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A9.2 Tenascin-C expression during knee joint regeneration in the red-spotted NEWT notophthalmus viridescens
  1. Sony Adhi Susanto1,
  2. Christiane Schönfeld1,
  3. Matthias Geyer1,
  4. Carina Schreiyäck1,
  5. Uwe Lange1,
  6. Mario Looso2,
  7. Thomas Braun2,
  8. Elena Neumann1,
  9. Ulf Müller-Ladner1
  1. 1Justus-Liebig-University of Gießen, Department of Rheumatology and Clinical Immunology, Kerckhoff-Klinik, Bad Nauheim, Germany
  2. 2Max-Planck-Institute for Heart and Lung Research, Bad Nauheim, Germany


Background In mammals, tissue or organ damage often results in fibrotic scar formation, which in turn may impair proper organ function. Many urodele amphibians are capable of regenerating different tissues including lenses, heart, and spinal cord or even entire body parts like limbs or tails without any functional impairment.

We previously established the red-spotted newt Notophthalmus viridescens as a model organism to study endogenous knee joint regeneration in adult vertebrates. After surgical removal of articular cartilage from the femur or after intra-articular collagenase injection, newts displayed osteoarthritis (OA)-like symptoms, including joint instability and luxation. However, after approximately 3 months the joint function was completely restored in the treated animals. To evaluate the underlying molecular mechanisms guiding this regenerative process, a cDNA approach was used in this study.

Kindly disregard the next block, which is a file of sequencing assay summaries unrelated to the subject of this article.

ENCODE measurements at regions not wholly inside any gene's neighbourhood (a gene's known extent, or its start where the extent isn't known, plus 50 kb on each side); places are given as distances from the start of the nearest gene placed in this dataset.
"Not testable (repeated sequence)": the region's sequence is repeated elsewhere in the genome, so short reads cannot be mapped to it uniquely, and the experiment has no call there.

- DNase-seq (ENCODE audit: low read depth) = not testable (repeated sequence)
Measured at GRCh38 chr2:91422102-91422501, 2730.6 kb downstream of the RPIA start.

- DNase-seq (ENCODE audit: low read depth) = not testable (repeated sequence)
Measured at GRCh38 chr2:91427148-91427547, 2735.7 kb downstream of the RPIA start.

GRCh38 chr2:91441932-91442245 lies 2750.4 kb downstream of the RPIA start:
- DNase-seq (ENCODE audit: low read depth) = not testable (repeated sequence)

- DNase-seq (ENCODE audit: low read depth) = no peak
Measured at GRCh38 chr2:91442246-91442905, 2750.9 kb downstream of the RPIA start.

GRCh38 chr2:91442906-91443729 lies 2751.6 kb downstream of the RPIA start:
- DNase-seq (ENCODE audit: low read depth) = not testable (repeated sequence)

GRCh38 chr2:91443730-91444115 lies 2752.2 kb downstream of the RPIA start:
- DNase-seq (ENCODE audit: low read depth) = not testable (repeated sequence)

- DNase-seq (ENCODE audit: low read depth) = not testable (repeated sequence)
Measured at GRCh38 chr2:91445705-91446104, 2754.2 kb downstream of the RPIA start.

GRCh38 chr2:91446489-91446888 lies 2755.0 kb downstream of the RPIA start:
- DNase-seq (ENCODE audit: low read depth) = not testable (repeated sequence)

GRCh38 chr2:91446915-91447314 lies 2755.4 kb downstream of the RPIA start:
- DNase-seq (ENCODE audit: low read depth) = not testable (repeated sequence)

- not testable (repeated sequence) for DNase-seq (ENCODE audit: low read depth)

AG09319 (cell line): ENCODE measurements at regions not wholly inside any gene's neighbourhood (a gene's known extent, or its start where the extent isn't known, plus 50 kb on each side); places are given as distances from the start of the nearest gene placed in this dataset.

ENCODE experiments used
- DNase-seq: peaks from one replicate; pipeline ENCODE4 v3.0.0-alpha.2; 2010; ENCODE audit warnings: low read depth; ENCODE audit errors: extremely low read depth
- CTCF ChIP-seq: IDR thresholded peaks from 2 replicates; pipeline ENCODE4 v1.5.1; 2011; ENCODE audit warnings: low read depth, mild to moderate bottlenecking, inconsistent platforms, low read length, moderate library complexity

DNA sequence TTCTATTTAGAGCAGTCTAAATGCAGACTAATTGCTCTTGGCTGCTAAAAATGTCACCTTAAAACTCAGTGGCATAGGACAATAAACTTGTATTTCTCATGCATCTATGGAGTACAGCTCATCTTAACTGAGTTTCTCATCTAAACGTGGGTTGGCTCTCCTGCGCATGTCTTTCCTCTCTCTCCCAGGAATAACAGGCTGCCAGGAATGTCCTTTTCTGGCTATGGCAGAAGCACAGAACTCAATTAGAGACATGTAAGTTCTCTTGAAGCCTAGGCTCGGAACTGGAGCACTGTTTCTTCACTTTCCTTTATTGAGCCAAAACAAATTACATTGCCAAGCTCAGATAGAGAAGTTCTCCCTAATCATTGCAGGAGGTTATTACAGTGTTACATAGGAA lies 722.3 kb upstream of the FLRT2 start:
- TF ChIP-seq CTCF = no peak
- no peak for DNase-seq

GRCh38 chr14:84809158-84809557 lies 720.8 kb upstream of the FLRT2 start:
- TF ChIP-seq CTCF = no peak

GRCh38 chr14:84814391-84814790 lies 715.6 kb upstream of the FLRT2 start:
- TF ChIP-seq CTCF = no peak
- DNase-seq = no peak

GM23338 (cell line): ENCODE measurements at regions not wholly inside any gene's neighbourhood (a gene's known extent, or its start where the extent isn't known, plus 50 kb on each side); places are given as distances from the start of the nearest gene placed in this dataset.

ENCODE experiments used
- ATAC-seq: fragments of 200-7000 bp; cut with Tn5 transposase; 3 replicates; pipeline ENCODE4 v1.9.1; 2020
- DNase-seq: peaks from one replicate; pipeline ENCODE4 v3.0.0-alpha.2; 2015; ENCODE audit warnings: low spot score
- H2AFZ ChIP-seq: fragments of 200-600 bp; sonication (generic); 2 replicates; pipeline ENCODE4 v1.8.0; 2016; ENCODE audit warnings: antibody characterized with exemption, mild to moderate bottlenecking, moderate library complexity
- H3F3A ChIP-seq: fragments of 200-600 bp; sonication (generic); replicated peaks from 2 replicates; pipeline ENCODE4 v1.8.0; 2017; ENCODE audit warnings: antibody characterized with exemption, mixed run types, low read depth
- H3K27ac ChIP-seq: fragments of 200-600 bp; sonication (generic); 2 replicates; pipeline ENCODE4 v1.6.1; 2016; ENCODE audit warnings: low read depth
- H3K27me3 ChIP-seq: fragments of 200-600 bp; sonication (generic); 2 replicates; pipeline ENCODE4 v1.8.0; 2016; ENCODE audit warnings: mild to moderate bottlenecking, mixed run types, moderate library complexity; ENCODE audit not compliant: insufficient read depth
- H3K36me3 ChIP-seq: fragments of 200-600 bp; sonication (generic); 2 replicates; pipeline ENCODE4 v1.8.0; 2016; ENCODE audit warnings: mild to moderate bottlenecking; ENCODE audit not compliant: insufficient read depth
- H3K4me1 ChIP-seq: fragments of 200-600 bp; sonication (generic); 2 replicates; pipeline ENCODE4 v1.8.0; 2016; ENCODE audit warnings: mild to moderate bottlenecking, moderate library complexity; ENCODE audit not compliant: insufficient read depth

Methods A cDNA array derived from regenerating newt myocardium containing 100000 normalised expressed sequence tags (ESTs) was carried out after surgically and collagenase-induced knee damage in newts to identify key players involved in knee joint regeneration. Several ESTs were found to be regulated during the regenerative process. By using public databases, several deregulated candidate genes were identified and selected for further analysis on mRNA (Real‑Time PCR) and protein level (immunohistochemistry).

Results In the cDNA array, a number of genes was found to be deregulated during the course of knee joint regeneration, including several matricellular proteins like tenascin-C (TN-C), periostin and osteonectin/SPARC. Among them, TN-C showed the strongest upregulation during the regenerative process and was selected for further studies. On the mRNA level, a strong upregulation of TN-C mRNA was found in both models: While in the collagenase model TN-C was upregulated at 10 days and 40 days after OA induction, TN-C expression ceased in the surgically-induced OA model at day 40. In immunohistochemical analyses, TN-C expression was restricted to the periosteum 10 days after damage. As knee joint regeneration progressed, TN-C was also found in regenerating cartilage (40 days after damage).

Conclusions TN-C is involved in the regenerative process after OA induction in the newt. In vitro siRNA knockdown of TN-C might help to identify the molecular pathways involved. Analysis of the selected candidate genes and identification of underlying pathways guiding regeneration might ease the development of new treatment modalities of OA in humans.

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